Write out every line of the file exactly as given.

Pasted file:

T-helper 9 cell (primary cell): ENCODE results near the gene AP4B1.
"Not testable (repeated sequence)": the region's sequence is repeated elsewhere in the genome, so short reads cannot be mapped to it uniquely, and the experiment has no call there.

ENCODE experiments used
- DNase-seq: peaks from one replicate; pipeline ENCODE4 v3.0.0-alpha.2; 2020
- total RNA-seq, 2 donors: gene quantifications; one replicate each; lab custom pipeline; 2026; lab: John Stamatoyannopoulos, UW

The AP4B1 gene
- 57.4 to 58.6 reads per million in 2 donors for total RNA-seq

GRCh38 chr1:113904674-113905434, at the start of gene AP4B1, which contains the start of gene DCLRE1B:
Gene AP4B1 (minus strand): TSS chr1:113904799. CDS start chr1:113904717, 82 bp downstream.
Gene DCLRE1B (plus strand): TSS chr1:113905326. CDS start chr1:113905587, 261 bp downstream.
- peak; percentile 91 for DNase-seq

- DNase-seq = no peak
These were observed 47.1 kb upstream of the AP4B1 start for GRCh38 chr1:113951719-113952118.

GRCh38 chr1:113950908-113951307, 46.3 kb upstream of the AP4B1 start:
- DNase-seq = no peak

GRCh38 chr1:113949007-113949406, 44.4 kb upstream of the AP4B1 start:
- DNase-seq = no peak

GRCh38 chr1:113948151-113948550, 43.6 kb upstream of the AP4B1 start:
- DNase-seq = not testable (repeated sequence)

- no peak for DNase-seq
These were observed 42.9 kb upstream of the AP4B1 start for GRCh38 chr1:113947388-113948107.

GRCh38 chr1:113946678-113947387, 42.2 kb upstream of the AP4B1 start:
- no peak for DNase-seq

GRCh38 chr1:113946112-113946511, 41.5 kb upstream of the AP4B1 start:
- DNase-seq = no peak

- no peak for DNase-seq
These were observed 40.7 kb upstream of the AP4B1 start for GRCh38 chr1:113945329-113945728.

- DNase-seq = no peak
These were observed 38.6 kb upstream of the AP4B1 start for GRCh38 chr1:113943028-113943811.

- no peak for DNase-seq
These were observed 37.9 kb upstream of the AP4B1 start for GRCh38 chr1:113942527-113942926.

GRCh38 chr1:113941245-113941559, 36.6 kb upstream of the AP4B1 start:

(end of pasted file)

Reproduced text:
T-helper 9 cell (primary cell): ENCODE results near the gene AP4B1.
"Not testable (repeated sequence)": the region's sequence is repeated elsewhere in the genome, so short reads cannot be mapped to it uniquely, and the experiment has no call there.

ENCODE experiments used
- DNase-seq: peaks from one replicate; pipeline ENCODE4 v3.0.0-alpha.2; 2020
- total RNA-seq, 2 donors: gene quantifications; one replicate each; lab custom pipeline; 2026; lab: John Stamatoyannopoulos, UW

The AP4B1 gene
- 57.4 to 58.6 reads per million in 2 donors for total RNA-seq

GRCh38 chr1:113904674-113905434, at the start of gene AP4B1, which contains the start of gene DCLRE1B:
Gene AP4B1 (minus strand): TSS chr1:113904799. CDS start chr1:113904717, 82 bp downstream.
Gene DCLRE1B (plus strand): TSS chr1:113905326. CDS start chr1:113905587, 261 bp downstream.
- peak; percentile 91 for DNase-seq

- DNase-seq = no peak
These were observed 47.1 kb upstream of the AP4B1 start for GRCh38 chr1:113951719-113952118.

GRCh38 chr1:113950908-113951307, 46.3 kb upstream of the AP4B1 start:
- DNase-seq = no peak

GRCh38 chr1:113949007-113949406, 44.4 kb upstream of the AP4B1 start:
- DNase-seq = no peak

GRCh38 chr1:113948151-113948550, 43.6 kb upstream of the AP4B1 start:
- DNase-seq = not testable (repeated sequence)

- no peak for DNase-seq
These were observed 42.9 kb upstream of the AP4B1 start for GRCh38 chr1:113947388-113948107.

GRCh38 chr1:113946678-113947387, 42.2 kb upstream of the AP4B1 start:
- no peak for DNase-seq

GRCh38 chr1:113946112-113946511, 41.5 kb upstream of the AP4B1 start:
- DNase-seq = no peak

- no peak for DNase-seq
These were observed 40.7 kb upstream of the AP4B1 start for GRCh38 chr1:113945329-113945728.

- DNase-seq = no peak
These were observed 38.6 kb upstream of the AP4B1 start for GRCh38 chr1:113943028-113943811.

- no peak for DNase-seq
These were observed 37.9 kb upstream of the AP4B1 start for GRCh38 chr1:113942527-113942926.

GRCh38 chr1:113941245-113941559, 36.6 kb upstream of the AP4B1 start: